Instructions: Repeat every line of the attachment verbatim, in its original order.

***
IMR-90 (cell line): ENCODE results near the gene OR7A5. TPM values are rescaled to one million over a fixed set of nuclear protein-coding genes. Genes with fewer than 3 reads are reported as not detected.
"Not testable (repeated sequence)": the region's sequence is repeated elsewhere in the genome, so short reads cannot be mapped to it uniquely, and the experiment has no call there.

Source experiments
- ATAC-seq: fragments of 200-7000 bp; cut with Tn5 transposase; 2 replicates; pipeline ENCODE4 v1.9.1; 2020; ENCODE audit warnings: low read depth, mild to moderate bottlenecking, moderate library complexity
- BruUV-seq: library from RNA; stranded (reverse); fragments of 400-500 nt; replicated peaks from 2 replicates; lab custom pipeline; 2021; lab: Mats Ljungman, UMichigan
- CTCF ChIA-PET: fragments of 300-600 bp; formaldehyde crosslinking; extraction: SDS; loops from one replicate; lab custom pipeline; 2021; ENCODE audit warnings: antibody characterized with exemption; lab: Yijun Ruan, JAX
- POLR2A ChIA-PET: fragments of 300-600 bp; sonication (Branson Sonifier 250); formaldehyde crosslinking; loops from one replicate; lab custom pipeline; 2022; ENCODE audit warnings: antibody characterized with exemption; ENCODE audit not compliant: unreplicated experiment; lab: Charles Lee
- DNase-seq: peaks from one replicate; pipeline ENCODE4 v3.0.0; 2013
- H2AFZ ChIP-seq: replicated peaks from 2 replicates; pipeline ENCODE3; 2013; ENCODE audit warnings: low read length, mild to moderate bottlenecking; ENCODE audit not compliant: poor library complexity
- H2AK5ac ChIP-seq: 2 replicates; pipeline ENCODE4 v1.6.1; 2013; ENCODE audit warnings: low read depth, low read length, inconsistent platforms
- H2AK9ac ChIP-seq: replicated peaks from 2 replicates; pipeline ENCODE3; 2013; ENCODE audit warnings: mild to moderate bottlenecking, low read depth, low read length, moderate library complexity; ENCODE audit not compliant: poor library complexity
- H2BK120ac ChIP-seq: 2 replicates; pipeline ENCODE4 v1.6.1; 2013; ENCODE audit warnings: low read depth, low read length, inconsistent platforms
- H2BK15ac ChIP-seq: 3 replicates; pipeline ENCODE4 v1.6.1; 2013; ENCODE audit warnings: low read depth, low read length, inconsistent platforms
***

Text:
IMR-90 (cell line): ENCODE results near the gene OR7A5. TPM values are rescaled to one million over a fixed set of nuclear protein-coding genes. Genes with fewer than 3 reads are reported as not detected.
"Not testable (repeated sequence)": the region's sequence is repeated elsewhere in the genome, so short reads cannot be mapped to it uniquely, and the experiment has no call there.

Source experiments
- ATAC-seq: fragments of 200-7000 bp; cut with Tn5 transposase; 2 replicates; pipeline ENCODE4 v1.9.1; 2020; ENCODE audit warnings: low read depth, mild to moderate bottlenecking, moderate library complexity
- BruUV-seq: library from RNA; stranded (reverse); fragments of 400-500 nt; replicated peaks from 2 replicates; lab custom pipeline; 2021; lab: Mats Ljungman, UMichigan
- CTCF ChIA-PET: fragments of 300-600 bp; formaldehyde crosslinking; extraction: SDS; loops from one replicate; lab custom pipeline; 2021; ENCODE audit warnings: antibody characterized with exemption; lab: Yijun Ruan, JAX
- POLR2A ChIA-PET: fragments of 300-600 bp; sonication (Branson Sonifier 250); formaldehyde crosslinking; loops from one replicate; lab custom pipeline; 2022; ENCODE audit warnings: antibody characterized with exemption; ENCODE audit not compliant: unreplicated experiment; lab: Charles Lee
- DNase-seq: peaks from one replicate; pipeline ENCODE4 v3.0.0; 2013
- H2AFZ ChIP-seq: replicated peaks from 2 replicates; pipeline ENCODE3; 2013; ENCODE audit warnings: low read length, mild to moderate bottlenecking; ENCODE audit not compliant: poor library complexity
- H2AK5ac ChIP-seq: 2 replicates; pipeline ENCODE4 v1.6.1; 2013; ENCODE audit warnings: low read depth, low read length, inconsistent platforms
- H2AK9ac ChIP-seq: replicated peaks from 2 replicates; pipeline ENCODE3; 2013; ENCODE audit warnings: mild to moderate bottlenecking, low read depth, low read length, moderate library complexity; ENCODE audit not compliant: poor library complexity
- H2BK120ac ChIP-seq: 2 replicates; pipeline ENCODE4 v1.6.1; 2013; ENCODE audit warnings: low read depth, low read length, inconsistent platforms
- H2BK15ac ChIP-seq: 3 replicates; pipeline ENCODE4 v1.6.1; 2013; ENCODE audit warnings: low read depth, low read length, inconsistent platforms